Dishwasher-gate: Energy crisis builds case for solar battery boom 

Australia’s east coast has found itself in the electricity equivalent of a tailspin. Surging gas and electricity prices are resulting in the threat of black-and-brownouts and has caused the regulator to take the extraordinary measure of suspending the wholesale electricity market. And in what is being called ‘Dishwasher-gate’, the pressure on the grid at peak hours has become so critical that NSW Treasurer and Energy Minister has even asked citizens to delay their dishwashers.

With the market in turmoil, it should come as no surprise that homeowners are taking matters in their own hands by electrifying their homes with solar and batteries, which is to say taking their energy independence.

What has transpired in recent days is the result of numerous factors and the impacts are widespread. Not only have Queensland and New South Wales (NSW) again cautioned the public over potential blackouts and brownouts, but surging wholesale prices have now, for the first time, forced the Australian Energy Market Operator (AEMO) to suspend the electricity wholesale spot market in all five of the participating National Electricity Market (NEM) states.

AEMO’s drastic manoeuvre comes after weeks of surging prices resulted in price caps coming into effect this week. Generators didn’t much like the idea of these caps protecting consumers and started to withdraw huge amounts of capacity from the market. What was a crisis has now become a calamity.


At an emergency press conference held on Wednesday night, NSW Treasurer and Energy Minister Matt Kean actually pleaded with the public to minimise non-critical electricity usage between 5:30pm and 8:30pm because the state’s “ageing infrastructure” couldn’t cope with the volatile situation. “This is a result of a number of our coal-fired power stations not working when we need them to,” said Kean.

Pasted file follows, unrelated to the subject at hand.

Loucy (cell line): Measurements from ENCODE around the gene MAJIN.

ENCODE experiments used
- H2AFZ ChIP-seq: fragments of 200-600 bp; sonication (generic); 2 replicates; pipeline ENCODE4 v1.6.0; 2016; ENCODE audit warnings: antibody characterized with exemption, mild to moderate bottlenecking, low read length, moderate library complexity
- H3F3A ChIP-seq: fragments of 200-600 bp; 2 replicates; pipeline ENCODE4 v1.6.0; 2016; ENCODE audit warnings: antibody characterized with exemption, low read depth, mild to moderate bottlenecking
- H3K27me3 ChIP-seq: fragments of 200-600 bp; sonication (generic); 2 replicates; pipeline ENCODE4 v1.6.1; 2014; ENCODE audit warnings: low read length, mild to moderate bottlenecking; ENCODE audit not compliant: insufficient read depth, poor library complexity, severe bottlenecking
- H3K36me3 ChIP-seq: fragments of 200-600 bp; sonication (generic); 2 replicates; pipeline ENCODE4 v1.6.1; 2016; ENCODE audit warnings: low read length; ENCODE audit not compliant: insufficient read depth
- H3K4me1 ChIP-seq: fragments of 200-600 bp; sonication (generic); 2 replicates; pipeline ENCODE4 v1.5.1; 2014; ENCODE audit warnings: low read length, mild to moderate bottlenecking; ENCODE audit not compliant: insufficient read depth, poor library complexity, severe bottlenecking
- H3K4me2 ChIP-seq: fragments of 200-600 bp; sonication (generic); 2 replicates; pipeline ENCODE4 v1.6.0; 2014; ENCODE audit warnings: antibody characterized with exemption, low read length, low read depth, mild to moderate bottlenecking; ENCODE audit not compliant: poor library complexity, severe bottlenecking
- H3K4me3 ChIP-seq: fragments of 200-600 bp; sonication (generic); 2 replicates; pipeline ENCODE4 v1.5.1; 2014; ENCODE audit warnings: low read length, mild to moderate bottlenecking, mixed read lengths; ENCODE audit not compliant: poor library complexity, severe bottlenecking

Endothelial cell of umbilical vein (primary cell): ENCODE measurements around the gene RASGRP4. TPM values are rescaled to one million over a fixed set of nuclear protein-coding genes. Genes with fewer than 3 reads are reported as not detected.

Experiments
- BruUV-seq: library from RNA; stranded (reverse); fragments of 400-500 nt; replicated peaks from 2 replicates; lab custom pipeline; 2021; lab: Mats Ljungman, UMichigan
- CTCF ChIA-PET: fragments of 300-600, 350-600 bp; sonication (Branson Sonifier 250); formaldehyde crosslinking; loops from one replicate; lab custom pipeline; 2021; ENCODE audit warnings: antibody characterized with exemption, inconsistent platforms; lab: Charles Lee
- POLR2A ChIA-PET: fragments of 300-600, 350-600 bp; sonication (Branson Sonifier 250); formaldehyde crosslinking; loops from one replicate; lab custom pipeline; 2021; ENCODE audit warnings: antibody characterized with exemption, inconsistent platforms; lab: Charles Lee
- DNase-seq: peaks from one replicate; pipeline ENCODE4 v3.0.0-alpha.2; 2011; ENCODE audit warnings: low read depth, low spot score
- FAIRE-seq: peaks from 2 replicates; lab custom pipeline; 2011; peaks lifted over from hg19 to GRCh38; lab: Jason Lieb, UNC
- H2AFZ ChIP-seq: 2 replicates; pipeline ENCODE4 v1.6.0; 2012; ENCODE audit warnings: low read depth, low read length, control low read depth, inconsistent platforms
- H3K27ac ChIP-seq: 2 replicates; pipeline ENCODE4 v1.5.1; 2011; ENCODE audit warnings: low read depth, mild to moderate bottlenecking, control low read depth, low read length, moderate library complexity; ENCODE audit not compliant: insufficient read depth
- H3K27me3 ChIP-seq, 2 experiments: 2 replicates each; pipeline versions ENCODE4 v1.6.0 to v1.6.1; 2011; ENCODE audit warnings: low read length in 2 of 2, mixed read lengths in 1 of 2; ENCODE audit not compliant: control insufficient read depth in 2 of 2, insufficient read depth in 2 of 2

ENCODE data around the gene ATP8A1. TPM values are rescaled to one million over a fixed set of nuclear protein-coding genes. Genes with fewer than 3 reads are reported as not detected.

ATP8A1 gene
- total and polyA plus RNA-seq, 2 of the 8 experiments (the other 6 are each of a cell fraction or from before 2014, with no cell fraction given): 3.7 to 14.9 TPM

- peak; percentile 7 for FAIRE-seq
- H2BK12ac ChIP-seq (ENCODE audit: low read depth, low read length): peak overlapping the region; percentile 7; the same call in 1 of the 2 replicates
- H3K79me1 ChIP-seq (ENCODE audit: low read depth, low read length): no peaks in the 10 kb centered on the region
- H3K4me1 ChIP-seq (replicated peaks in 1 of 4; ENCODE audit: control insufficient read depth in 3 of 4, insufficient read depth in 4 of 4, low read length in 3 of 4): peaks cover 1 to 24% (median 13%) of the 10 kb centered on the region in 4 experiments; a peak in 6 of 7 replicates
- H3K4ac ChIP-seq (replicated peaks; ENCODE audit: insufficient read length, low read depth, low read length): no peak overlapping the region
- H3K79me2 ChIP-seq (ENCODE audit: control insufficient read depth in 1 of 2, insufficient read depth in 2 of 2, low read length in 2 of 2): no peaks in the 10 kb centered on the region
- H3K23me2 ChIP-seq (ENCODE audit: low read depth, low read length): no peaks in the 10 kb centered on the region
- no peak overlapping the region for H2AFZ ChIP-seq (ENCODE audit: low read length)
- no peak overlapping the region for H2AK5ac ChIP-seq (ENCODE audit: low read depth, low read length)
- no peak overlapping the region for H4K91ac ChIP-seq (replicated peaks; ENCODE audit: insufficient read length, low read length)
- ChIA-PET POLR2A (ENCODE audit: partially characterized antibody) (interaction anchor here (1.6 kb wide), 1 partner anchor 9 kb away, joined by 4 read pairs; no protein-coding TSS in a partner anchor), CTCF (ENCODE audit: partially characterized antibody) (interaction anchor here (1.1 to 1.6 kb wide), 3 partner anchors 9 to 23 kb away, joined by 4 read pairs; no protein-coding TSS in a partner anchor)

In an interview with 2GB, Minister Kean asked citizens to reduce their electricity usage during peak hours: “We’re not telling people to turn off their heating… we’re just saying if you’re running the dishwasher at 7:30pm, maybe delay it until after 8:30pm until this supply issue passes.”

AEMO said the suspension will be reviewed daily in each region (Queensland, NSW, South Australia, Tasmania and Victoria).

NSW Treasurer and Energy Minister Matt Kean.
Image: Matt Kean / Facebook

What happened? 

The energy crisis is an amalgam of contributing crises. Global fossil fuel prices have soared on the back of ongoing supply-chain issues and Russia’s invasion of Ukraine, which has sent a European Union (EU) desperate to wean itself off Russian gas into other global markets.

On top of those macroeconomic forces pushing up the cost of electricity generation, Australia’s ageing fossil fuel fleets are buckling under the pressure. Or rather, buckling even more than they usually do.

Adding insult to injury, some energy market analysts, such as the Victoria Energy Policy Centre’s Bruce Mountain, have suggested Australia’s fossil fuel generators are purposely withholding capacity to keep prices artificially inflated (a suggestion somewhat evidenced in AEMO’s suspension order).

“What’s become clear,” said NSW energy minister Kean confirming the assessment, “is that a number of generators have been trying to game the system…They haven’t been transparent about what capacity they have available and when they can bring it online. My message to the generators needs to be very clear: Stop putting your profits above people.”